The World Health Organization (WHO) is warning that Somalia, a country that is riddled with civil strife, a strong Al-Qaeda presence, and has been without a strong central government since 1991, has many regions sliding closer to famine. The Voice of America notes:
She says up to 50 percent of children in southern regions of Somalia are malnourished. And, adults too are malnourished because of lack of food. She says bad nutrition leads to bad health. She says there is a remarkable increase in measles and waterborne diseases also are on the rise.
WHO has recorded more than 50,000 cases of acute watery diarrhea and cholera since January. Everard says there is no breakdown as to the number of cholera cases. But, adds the disease is under control. She says there is no cholera epidemic because WHO has set up a good monitoring system. Two days ago, the United Nations declared two regions in southern Somalia as suffering from famine. Everard says a third region also is affected and famine appears to be spreading to other regions as well. “We have declared only three regions in south Somalia. But, the five others are on the brink of also being seen as a famine. So, these areas indeed appear to be coming to a full-blown famine if we are not responding from now on to this enormous crisis,” she said.
ASEAN continues to debate the South China Sea problem between China, the Philippines, and Vietnam. The BBC explains this fight better than I can. Basically, it has all the elements of international intrigue: oil reserves, a large superpower asserting itself, and small countries standing up for the little guy.
The Russian sleeping bear should be moving towards the awaking Asian Panda. Russia has a complicated history with Asia, especially Japan after a 1905 civil war over Manchuria and some bickering with China over Siberia. The Soviet-Chinese power struggle for Asian dominance during the Cold War era didn’t help matters either. Sergei Karaganov still says Russia should move towards Asia despite its troubled history. Here is his proposal:
That goal requires that Russia rely on its real competitive advantages. Consider basic foodstuffs. Rising food prices plague most of Asia, while Russia’s potential for expanding grain output is enormous. According to some estimates, Russia could increase its arable area by 10 million hectares, and its crop yields by 250%, thereby boosting grain exports dramatically.But an even larger vision is needed. A modern Asian strategy for Russia – call it “Project Siberia” – should combine Russian political sovereignty with foreign capital and technologies. Investment should come not only from China, but also from the United States, Japan, South Korea, the ASEAN countries, and the EU, all of which are keen to prevent China’s exclusive dominance east of the Urals. The workforce can be found to undertake the development projects in Russia’s east, including clusters of high-yielding agricultural production for grain, fodder, meat, poultry, pork, and possibly beer. There are still a few million surplus workers in Central Asia. Seasonal workers can be brought in from India and Bangladesh. And, yes, some will have to be brought in from China.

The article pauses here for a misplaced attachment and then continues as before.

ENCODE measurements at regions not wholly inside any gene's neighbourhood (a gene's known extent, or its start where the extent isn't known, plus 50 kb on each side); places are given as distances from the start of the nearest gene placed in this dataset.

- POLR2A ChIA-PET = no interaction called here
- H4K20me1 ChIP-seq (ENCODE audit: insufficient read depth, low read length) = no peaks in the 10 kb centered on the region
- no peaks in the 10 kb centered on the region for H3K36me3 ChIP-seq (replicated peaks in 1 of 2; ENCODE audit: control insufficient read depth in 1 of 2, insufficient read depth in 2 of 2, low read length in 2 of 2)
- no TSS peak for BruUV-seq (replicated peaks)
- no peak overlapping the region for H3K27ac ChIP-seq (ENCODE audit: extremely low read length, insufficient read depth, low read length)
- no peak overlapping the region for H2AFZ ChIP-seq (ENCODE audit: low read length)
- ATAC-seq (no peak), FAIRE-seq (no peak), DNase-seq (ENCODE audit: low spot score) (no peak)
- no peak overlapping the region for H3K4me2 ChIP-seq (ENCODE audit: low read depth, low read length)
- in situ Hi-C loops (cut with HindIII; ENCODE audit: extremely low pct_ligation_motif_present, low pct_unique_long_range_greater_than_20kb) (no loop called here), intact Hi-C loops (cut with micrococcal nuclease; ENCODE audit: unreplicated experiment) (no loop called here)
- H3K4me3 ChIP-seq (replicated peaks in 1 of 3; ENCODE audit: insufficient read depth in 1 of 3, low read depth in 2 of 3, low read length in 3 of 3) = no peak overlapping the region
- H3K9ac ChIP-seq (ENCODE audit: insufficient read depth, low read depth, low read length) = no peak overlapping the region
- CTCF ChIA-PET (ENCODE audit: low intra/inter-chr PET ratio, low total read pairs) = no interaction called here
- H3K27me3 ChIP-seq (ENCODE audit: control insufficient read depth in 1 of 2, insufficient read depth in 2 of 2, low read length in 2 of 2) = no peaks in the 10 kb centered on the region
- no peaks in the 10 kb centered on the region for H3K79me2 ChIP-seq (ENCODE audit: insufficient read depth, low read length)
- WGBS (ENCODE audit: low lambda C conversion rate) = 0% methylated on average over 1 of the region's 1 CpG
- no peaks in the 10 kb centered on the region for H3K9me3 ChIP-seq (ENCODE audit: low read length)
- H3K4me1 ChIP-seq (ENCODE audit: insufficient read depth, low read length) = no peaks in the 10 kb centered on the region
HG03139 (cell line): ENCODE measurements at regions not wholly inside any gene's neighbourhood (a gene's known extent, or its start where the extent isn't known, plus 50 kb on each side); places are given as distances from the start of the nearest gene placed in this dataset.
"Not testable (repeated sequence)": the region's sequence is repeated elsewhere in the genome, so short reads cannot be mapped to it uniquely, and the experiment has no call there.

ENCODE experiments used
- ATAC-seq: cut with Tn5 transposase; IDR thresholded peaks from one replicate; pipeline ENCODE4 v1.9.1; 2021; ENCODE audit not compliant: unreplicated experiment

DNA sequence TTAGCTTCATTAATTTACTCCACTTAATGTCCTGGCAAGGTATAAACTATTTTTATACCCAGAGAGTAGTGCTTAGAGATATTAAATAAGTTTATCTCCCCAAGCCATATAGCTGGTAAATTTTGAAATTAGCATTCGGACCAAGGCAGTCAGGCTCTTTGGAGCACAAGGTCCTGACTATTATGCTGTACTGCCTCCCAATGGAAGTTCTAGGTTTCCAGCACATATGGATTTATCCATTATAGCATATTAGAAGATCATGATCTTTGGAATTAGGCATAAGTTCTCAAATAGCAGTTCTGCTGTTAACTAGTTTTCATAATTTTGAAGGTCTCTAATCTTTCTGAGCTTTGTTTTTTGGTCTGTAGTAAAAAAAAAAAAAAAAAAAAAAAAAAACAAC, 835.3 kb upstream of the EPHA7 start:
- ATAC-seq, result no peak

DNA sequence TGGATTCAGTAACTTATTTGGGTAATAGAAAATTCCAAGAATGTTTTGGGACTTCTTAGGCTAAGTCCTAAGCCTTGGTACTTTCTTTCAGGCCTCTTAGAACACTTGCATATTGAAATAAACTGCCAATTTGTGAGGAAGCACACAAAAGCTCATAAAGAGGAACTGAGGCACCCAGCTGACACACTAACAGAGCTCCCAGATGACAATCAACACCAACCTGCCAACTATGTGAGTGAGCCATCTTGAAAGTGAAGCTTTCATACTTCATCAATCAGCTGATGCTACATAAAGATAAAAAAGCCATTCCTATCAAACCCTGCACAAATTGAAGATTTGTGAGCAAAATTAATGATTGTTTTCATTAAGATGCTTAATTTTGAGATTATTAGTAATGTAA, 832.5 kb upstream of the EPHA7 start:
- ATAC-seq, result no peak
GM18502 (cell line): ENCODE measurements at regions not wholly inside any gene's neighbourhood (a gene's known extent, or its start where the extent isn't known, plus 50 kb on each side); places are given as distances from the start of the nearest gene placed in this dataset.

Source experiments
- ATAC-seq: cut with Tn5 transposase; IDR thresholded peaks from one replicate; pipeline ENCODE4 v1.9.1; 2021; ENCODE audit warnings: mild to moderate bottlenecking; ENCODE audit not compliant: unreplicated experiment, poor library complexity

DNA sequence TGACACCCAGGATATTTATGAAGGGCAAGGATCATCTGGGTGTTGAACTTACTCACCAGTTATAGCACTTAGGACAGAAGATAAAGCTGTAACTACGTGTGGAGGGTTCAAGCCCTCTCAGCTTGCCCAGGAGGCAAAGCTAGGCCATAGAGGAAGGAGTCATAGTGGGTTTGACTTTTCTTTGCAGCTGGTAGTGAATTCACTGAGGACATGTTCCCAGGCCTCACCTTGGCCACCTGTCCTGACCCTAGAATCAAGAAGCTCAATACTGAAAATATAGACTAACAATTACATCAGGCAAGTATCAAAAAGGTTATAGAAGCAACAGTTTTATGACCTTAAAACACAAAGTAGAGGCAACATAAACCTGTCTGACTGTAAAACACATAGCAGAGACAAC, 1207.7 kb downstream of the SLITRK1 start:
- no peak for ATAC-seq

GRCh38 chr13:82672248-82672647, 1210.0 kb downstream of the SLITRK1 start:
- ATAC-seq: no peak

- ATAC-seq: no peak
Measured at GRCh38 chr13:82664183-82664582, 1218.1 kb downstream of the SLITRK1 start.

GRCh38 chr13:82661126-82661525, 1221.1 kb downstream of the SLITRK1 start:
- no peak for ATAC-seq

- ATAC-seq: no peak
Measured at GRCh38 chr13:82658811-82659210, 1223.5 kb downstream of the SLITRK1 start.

At the Association of South East Asian Nations Security Regional Forum, both North and South Korea held sideline meetings addressing disarmament talks in the Korean peninsula. The prospects between the two diplomats was pretty positive according to reports. Usually, these talks get delayed because North Korea acts out in some provocative manner. Secretary of State Hillary Clinton, who is at the forum herself, welcomes the idea, but also says the U.S. want so actual meetings before promises are made.
Besides international peace, both parties have a domestic reason for wanting to achieve results in these talks. The Associated Press reports:
Pyongyang wants to achieve a diplomatic breakthrough and outside aid ahead of the 2012 centennial of the birth of North Korea founder Kim Il Sung, which it is promoting as a milestone in its history. South Korea’s conservative government also doesn’t want be blamed for leaving the disarmament talks suspended and wants to report progress before it leaves office in early 2013, Kim said.
The crucial point here: international negotiations work better if there is a domestic benefit by both parties involved.